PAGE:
“Burn On, Big River…” Cuyahoga River Fires


1969 Cuyahoga River fire in Cleveland, Ohio

“In June 1969, the Cuyahoga River in Cleveland, Ohio caught fire — a river long polluted with oily wastes, chemicals, and debris. The river fire, coming at a time of emerging national concern over pollution, made big news and became something of a famous disaster. The incident helped give momentum to a newly emerging national environmental movement. Only months before, on the beaches of Santa Barbara, California, an oil spill from a Unocal Oil Company offshore rig in January 1969, had soiled some 30 miles of California coastline, killing sea birds and other wildlife. Oil industry pollution and oily wastes were part of the Cuyahoga River concoction as well, described by Time magazine as being ‘chocolate-brown, oily, [and] bubbling with subsurface gases.’ In fact, it was the Time magazine story that helped bring national attention to the Cuyahoga River and nearby Lake Erie into which it flowed, both of which became poster images for the severe water pollution of those times. U.S. Senator Gaylord Nelson (D-WI), a promoter of the first Earth Day in 1970, would later invoke the Cuyahoga-in-flames as an example of the nation’s most severe environmental disasters. Carol Browner, head of the U.S. Environmental Protection Agency in the 1990s, would also recall in speeches the impression that images of the burning Cuyahoga had made on her. But the Cuyahoga River fire of June 1969 wasn’t the worst the river had experienced. A 1952 fire – shown in the two photos here – was much worse. Time magazine in its August 1969 story, had used one of those photos, incorrectly attributing it as the 1969 fire. Turns out, there is a long history of Cuyahoga River fires – at least a dozen or more dating from the 1860s – several of which resulted in more damage than the 1969 incident. More on those in a moment. Still, when the June 1969 Cuyahoga River fire occurred, many people found it surprising that pollution could be so bad that a river would burn. That wasn’t supposed to happen. ‘[A] river lighting on fire was almost biblical,’ said Sierra Club President Adam Werbach referring to the Cuyahoga fire during a CNN interview some years later. ‘And it energized American action because people understood that that should not be happening.’ The Cuyahoga’s plight – and particularly its association with oil pollution – caught the attention of singer/ songwriter Randy Newman, who penned a famous song about the river’s tendency to catch fire. …”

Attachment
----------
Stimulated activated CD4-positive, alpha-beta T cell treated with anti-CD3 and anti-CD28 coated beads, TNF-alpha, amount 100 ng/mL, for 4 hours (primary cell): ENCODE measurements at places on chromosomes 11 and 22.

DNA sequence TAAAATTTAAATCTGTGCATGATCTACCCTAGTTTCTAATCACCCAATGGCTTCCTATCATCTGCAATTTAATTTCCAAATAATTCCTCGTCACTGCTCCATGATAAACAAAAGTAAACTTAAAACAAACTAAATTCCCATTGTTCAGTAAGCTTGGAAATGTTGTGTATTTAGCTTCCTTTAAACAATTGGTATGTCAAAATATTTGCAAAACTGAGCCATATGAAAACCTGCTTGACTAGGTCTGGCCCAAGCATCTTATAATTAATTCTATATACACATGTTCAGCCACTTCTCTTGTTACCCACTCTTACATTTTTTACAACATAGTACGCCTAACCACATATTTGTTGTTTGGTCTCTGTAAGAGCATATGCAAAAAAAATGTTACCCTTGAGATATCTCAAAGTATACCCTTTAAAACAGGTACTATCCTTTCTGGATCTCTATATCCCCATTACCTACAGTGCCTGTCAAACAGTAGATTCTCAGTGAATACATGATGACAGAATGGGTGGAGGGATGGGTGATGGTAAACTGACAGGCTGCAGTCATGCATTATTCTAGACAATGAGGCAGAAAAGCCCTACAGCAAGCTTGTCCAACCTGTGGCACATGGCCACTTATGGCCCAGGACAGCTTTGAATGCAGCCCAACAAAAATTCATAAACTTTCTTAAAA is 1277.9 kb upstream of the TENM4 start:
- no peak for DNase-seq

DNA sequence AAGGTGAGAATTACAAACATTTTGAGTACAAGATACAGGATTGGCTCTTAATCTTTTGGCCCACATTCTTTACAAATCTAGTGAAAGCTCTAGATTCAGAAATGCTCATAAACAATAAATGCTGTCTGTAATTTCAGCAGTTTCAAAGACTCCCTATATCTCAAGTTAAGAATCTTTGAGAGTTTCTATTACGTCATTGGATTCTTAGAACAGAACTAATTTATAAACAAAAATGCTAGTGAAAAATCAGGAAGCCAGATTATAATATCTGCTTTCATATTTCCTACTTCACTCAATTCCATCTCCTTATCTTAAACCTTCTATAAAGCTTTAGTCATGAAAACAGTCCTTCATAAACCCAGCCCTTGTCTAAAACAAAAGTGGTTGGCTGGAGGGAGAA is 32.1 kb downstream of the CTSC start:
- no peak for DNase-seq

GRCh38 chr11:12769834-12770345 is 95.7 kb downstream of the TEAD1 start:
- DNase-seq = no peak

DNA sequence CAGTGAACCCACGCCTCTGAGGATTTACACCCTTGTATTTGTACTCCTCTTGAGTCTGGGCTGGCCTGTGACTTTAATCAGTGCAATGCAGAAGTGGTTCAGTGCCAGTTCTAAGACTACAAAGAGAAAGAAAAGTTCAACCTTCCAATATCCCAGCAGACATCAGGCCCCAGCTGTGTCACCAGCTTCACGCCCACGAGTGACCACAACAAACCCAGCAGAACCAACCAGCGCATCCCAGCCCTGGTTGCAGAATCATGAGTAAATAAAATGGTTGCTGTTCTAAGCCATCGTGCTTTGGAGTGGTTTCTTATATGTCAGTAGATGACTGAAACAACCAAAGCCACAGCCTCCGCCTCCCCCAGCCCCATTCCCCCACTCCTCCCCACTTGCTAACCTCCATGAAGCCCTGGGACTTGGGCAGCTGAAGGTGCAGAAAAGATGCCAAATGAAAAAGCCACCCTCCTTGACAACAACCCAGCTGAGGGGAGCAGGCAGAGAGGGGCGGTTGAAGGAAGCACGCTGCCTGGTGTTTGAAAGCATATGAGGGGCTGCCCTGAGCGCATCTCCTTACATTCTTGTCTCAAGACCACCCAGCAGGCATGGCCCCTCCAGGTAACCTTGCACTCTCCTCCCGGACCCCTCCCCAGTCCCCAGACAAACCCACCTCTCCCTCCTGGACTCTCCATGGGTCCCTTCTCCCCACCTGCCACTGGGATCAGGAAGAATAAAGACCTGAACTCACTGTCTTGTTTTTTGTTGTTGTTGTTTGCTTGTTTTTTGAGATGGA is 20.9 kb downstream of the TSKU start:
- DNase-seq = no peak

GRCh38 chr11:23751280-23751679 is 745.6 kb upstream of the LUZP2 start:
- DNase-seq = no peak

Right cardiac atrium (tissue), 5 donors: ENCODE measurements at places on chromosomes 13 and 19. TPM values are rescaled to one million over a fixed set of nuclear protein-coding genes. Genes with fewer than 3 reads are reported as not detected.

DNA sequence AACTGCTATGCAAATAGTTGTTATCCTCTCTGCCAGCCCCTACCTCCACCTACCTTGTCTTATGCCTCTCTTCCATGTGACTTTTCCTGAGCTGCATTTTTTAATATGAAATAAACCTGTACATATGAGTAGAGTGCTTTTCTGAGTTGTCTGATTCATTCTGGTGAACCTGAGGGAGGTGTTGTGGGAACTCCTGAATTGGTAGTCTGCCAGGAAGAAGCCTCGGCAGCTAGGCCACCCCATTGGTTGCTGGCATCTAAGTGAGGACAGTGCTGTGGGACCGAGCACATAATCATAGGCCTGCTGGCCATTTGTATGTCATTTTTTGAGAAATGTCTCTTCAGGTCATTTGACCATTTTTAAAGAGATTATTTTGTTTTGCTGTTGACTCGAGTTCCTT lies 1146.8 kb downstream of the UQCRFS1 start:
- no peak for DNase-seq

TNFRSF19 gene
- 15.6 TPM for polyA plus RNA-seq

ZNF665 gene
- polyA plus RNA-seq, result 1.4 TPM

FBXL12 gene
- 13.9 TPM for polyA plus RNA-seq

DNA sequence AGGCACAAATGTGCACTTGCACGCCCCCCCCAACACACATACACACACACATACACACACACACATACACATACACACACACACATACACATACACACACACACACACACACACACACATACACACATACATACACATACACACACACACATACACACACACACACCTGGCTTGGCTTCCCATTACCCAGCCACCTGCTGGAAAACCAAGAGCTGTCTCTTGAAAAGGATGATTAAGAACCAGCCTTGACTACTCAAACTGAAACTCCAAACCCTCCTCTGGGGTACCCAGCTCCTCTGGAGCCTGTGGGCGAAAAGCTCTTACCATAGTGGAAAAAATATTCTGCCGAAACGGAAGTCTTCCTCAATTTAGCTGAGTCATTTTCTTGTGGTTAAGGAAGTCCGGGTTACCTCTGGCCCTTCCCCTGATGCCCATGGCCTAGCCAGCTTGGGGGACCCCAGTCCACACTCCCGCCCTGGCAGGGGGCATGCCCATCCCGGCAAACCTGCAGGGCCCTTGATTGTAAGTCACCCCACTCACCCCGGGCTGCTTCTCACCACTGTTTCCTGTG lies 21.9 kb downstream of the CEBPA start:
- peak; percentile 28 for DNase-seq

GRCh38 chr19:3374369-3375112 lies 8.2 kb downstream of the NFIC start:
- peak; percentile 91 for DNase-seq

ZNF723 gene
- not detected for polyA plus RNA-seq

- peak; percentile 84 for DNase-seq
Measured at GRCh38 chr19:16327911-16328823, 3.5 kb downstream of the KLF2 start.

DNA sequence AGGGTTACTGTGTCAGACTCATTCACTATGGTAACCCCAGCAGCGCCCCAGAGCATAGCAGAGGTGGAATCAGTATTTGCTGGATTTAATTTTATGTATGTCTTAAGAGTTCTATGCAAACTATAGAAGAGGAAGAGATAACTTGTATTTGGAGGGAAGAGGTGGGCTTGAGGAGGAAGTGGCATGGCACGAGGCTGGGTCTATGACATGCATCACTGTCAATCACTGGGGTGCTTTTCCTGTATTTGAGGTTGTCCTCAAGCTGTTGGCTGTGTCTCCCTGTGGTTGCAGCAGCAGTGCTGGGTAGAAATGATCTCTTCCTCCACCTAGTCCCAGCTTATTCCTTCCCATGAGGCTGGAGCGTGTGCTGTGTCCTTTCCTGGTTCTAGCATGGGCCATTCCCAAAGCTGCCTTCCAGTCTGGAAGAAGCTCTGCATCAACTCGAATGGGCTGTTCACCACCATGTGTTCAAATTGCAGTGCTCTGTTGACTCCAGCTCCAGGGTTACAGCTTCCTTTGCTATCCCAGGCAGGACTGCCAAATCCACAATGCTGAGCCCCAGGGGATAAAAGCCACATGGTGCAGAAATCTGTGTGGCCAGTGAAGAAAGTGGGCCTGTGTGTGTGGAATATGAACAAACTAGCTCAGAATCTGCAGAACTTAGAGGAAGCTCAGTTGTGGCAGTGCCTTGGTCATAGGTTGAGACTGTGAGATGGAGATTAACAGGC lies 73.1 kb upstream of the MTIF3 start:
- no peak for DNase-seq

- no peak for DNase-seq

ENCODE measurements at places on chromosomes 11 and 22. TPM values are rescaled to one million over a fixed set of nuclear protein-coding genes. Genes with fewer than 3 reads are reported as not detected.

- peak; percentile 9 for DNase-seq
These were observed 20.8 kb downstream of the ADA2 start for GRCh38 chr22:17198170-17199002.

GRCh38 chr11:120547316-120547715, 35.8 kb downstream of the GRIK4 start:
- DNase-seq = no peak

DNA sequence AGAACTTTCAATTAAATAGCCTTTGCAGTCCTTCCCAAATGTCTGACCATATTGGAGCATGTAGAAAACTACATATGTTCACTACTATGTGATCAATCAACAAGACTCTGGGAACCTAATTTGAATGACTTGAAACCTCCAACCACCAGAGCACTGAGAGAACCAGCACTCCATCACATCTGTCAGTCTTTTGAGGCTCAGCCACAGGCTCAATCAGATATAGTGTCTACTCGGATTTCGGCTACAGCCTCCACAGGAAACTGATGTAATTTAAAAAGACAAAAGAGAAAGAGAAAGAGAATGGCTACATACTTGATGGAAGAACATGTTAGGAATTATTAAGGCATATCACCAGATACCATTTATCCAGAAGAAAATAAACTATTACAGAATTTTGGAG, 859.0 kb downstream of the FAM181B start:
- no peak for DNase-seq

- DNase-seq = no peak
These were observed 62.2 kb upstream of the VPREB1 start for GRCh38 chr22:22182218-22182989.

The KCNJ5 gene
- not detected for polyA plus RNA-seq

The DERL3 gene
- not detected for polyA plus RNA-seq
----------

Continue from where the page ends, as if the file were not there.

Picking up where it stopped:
Pop History Dig (Audio)
Fact-Checking Five Myths Of The 1969 Fire On The Cuyahoga River
Photo Slideshow: Vintage Collection, Before Clean Water Act
YouTube: Celebrating the Comeback of the Burning River, 1969-2019
YouTube: Burn On


The Cuyahoga River, near the site of the 1969 fire. Now property of Arcelor-Mittal.

About 1960s: Days of Rage

Bill Davis - 1960s: Days of Rage
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